News Prisoners being held at Guantanamo Bay. The majority of inmates are being held without charge

The announcement comes as two Algerian men held at the camp for a decade are released without charge in a revived push towards gradual closure

Secret evidence blow hits Guantanamo seven

Britain’s security services should be able to withold evidence from claimants in civil court cases, the High Court ruled today.

Obama's lawyer makes quiet exit after Gitmo frustrations

In the first major shake-up in the Obama inner circle, Greg Craig is resigning as White House counsel. He will be replaced by Robert Bauer, a leading Democratic lawyer and Barack Obama's personal attorney, whose own wife, Anita Dunn, stepped down this week from the pivotal job of White House communications director. Reports of the impending departure of Mr Craig, responsible for advising the President on legal issues involving the White House, have circulated here for months, but had been stoutly denied.

Guantanamo 9/11 suspects facing US trial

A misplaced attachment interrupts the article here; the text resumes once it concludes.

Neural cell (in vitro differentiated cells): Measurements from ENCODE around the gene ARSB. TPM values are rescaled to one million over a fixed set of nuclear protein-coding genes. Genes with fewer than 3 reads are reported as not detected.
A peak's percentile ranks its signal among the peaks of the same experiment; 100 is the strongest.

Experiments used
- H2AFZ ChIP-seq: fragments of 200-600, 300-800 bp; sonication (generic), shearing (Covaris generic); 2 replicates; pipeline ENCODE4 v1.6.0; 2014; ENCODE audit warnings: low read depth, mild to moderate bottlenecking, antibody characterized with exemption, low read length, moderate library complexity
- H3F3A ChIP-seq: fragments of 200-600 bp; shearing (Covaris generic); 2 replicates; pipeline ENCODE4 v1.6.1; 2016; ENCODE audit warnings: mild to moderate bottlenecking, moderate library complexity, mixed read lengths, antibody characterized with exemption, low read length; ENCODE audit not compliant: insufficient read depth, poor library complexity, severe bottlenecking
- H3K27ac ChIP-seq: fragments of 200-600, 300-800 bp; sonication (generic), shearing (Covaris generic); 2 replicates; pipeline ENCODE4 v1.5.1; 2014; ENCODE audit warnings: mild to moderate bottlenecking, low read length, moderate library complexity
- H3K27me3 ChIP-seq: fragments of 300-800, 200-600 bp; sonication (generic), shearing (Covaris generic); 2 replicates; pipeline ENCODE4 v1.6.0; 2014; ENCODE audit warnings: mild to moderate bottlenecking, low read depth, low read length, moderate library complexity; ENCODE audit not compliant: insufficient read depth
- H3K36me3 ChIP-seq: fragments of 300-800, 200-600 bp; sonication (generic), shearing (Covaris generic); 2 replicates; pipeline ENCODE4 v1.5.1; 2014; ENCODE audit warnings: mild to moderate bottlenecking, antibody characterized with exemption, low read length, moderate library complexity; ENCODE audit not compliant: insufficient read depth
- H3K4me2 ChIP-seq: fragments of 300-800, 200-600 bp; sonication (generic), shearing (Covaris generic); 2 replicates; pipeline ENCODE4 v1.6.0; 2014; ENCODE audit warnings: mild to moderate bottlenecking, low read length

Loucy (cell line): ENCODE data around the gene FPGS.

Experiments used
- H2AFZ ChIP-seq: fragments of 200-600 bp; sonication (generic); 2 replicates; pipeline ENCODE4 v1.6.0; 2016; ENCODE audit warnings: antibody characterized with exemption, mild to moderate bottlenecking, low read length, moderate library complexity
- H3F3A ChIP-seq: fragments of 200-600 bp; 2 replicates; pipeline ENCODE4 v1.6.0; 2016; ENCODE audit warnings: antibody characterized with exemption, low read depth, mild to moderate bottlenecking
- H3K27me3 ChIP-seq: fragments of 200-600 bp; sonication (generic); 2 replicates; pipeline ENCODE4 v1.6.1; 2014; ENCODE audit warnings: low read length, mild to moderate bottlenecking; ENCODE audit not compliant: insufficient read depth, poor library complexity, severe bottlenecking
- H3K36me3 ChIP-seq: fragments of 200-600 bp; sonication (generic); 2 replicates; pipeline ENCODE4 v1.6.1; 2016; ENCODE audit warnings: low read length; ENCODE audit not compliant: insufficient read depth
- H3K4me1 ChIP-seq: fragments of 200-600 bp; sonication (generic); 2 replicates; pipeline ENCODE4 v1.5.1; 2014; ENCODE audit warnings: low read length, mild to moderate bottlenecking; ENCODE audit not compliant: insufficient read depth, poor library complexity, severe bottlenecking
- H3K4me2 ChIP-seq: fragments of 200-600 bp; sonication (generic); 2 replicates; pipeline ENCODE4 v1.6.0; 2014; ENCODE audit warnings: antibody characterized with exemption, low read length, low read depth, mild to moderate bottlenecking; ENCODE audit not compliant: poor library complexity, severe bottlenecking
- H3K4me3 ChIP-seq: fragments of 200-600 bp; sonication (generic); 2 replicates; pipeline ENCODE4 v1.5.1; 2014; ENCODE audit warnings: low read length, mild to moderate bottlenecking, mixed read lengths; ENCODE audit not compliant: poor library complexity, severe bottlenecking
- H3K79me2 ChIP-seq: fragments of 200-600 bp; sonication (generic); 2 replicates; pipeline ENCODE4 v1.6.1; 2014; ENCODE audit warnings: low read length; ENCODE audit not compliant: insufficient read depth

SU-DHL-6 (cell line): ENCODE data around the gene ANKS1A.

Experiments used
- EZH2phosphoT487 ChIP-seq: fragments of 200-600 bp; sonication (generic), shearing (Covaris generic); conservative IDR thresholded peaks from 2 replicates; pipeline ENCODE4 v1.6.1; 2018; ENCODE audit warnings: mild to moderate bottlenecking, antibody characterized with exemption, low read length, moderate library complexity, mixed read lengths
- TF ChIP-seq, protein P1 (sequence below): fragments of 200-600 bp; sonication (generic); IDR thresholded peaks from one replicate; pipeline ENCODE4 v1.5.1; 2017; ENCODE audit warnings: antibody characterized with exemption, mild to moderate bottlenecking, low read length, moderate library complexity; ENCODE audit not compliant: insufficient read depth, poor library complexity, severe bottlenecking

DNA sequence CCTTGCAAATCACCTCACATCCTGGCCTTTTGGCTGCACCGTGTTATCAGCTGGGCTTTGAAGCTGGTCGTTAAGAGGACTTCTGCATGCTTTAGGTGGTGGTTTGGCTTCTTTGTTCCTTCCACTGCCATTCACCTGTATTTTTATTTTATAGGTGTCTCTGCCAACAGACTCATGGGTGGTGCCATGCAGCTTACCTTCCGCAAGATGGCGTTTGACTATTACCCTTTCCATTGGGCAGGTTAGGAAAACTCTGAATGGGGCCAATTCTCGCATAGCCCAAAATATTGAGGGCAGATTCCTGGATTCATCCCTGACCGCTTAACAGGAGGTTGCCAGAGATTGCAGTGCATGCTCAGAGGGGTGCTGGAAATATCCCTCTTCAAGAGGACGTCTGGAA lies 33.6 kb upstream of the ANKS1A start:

Khalid Sheikh Mohammed, the self-proclaimed mastermind of the September 11 attacks, will face trial in a court just blocks away from where the World Trade Centre once stood, it was announced today.

Obama 'serious' about shutting Guantanamo

President Barack Obama has declared that he is "serious" about shutting Guantanamo Bay amid speculation that a January deadline for its closure may be pushed back.

Pop stars demand details of Guantanamo music 'torture'

Of the many tactics and techniques deployed to extract information from detainees at Guantanamo Bay, the back catalogue of Billy Bragg is one of the more unlikely weapons suspected of having been harnessed in the name of the War on Terror.

Joan Smith: Our 'don't ask' policy on torture demands some answers